Jacquelynne Fontaine is perfection as Carlotta. Her voice in a demanding role is, and she completely captures the presentational style of the operas within the show. Her glorious voice paired with a beautiful face and figure may make her difficult to dislike. Fortunately, she attacks the role with just enough Maria Callas style opera diva to make us prefer Christine over Carlotta. She is well paired with Frank Viveros as her opera leading man, Piangi. He gets most of the buffoonish humor in this role, and has a god lyric sound, but suffered from a microphone that was too soft on the night attended. The fact that the mic was not fixed during the show was an injustice to a role that requires some difficult singing.

The performance of Cooper Grodin as The Phantom is disappointing. There is nothing eerie or fearsome about his Phantom, and does not truly achieve that poignant moment in which the Phantom becomes pitiable. In fact, he is more handsome and virile than Jacoby as Raoul. I've never seen the roles cast that way physically, and it weakens them both. In addition, Grodin has a less polished voice than some of the supporting characters around him, and seems inclined to a more contemporary romantic sound. While Madame Giry clearly speaks of him as a man she saw many years ago that only she still recalls, Grodin looks and acts like he is in his mid-twenties, complete with a bit of a swagger when he walks that doesn't work for the role.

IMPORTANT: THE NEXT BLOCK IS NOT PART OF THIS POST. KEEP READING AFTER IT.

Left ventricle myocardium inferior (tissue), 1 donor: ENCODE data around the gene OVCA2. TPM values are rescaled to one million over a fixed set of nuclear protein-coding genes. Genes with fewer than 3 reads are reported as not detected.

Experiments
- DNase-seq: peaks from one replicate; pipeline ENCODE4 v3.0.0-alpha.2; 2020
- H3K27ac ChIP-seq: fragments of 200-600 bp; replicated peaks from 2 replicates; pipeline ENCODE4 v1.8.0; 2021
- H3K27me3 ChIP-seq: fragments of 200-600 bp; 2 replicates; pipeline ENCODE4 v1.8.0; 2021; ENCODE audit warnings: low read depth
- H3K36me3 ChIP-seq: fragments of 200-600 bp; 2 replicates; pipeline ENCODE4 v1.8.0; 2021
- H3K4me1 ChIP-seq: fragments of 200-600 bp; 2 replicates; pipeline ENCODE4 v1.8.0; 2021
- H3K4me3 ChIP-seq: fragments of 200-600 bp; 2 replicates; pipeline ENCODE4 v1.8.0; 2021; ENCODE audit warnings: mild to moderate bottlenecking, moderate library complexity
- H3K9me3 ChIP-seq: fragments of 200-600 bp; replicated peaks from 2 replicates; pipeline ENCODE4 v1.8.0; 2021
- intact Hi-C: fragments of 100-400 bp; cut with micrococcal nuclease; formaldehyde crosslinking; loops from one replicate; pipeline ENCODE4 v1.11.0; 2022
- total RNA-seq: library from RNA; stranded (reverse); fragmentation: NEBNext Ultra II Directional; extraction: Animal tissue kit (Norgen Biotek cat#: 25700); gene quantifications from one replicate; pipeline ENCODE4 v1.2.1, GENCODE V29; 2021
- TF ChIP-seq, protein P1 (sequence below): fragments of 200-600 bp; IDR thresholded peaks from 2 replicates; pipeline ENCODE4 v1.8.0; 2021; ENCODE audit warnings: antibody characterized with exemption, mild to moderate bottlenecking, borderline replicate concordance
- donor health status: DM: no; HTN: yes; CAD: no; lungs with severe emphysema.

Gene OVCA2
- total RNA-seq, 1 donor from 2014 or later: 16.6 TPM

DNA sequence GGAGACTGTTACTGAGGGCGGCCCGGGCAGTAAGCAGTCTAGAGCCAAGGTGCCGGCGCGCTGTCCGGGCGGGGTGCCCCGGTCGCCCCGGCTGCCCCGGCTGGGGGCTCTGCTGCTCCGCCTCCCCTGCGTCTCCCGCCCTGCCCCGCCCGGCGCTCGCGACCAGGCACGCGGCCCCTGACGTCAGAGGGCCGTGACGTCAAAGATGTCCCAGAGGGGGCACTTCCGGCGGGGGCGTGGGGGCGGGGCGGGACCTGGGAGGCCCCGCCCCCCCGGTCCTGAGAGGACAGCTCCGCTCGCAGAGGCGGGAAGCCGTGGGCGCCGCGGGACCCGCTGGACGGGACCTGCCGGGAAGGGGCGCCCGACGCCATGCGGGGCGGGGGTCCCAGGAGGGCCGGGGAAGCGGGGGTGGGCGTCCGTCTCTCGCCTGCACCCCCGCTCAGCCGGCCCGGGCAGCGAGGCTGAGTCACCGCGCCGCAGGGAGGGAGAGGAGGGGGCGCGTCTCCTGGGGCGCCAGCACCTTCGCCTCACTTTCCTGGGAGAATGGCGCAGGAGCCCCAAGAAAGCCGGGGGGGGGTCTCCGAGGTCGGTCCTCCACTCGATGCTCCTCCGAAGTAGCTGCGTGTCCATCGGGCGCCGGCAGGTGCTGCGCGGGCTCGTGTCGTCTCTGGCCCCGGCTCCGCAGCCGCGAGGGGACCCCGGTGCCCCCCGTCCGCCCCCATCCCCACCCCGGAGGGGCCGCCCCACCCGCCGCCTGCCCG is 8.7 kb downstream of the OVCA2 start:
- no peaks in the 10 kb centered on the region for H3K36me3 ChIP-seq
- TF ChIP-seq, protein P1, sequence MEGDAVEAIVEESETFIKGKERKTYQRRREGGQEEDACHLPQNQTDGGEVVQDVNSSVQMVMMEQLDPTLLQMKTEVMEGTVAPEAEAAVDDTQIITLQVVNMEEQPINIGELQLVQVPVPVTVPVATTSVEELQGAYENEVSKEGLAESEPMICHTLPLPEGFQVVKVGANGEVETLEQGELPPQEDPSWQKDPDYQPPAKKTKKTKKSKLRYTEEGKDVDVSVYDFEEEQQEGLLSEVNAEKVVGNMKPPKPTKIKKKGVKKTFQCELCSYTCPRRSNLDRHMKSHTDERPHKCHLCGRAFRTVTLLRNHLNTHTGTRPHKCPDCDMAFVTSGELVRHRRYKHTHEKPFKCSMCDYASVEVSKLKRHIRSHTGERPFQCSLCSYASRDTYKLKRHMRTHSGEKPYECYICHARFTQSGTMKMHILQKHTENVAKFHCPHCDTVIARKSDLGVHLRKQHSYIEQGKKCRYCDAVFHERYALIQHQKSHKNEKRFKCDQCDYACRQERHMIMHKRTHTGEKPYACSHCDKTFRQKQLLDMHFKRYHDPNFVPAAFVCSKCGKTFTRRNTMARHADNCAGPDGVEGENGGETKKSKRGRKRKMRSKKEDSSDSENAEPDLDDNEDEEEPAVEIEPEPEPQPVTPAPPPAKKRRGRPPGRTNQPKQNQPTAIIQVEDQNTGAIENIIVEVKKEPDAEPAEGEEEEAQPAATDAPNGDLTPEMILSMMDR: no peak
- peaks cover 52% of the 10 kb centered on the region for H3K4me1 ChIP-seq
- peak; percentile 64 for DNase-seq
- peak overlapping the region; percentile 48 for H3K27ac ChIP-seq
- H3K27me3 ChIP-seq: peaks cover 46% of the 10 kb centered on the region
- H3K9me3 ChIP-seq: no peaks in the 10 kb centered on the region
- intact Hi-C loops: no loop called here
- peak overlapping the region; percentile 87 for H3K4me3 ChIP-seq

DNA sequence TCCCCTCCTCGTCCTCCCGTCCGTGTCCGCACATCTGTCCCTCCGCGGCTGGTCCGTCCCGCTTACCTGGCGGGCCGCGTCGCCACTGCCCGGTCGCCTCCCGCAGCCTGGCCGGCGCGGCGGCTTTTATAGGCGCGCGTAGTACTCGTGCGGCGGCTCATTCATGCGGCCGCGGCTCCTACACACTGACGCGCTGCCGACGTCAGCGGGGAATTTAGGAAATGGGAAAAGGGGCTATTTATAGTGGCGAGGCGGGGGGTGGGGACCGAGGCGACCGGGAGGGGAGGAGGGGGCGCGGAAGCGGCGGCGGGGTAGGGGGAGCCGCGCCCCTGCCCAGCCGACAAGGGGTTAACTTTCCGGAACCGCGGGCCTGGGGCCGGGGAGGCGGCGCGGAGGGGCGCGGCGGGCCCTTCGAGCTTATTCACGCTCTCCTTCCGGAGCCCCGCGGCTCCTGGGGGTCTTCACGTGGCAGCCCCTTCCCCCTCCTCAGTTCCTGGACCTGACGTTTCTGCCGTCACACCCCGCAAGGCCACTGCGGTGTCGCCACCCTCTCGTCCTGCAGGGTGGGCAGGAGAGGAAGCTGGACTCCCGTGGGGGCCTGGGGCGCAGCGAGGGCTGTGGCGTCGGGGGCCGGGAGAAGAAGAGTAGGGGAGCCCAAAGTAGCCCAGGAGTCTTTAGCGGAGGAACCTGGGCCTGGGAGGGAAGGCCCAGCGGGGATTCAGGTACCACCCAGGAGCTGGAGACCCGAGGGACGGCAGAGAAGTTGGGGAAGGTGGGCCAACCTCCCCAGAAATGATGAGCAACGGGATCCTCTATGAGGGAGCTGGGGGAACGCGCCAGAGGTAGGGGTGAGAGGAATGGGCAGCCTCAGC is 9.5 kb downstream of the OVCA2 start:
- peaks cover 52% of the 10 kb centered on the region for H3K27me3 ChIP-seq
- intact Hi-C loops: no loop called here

This production of The Phantom of the Opera is brilliant on many levels, and the show itself will always remain a classic that people will clamor to see. The public also has the right to expect certain things from the show and its cast that need to be tweaked in this production. Some of this can be solved through better direction, but at this point in a national tour things tend to remain unchanged.

Composer Andrew Lloyd Webber has received three Tony Awards, three Grammy Awards, an Oscar, an International Emmy, a Golden Globe Award, six Olivier Awards, and the Kennedy Center Honors in 2006. His works include thirteen musicals, two film scores, one song cycle, a set of variations, and a Latin Requiem Mass. He is best known for the musicals The Phantom of the Opera, Evita, Jesus Christ Superstar, Joseph and the Amazing Technicolor Dreamcoat, Sunset Boulevard, Aspects of Love, Cats, Starlight Express and Song and Dance.

The Phantom of the Opera will be appearing through November 30, 2014, in the Au-Rene Theatre of the Broward Center for the Performing Arts. The Broward Center for the Performing Arts is located in the Riverwalk Arts & Entertainment District at 201 SW Fifth Avenue in Fort Lauderdale, FL. For tickets or other information, contact them by phone at 954-462-0222 or online at For more information on the tour, visit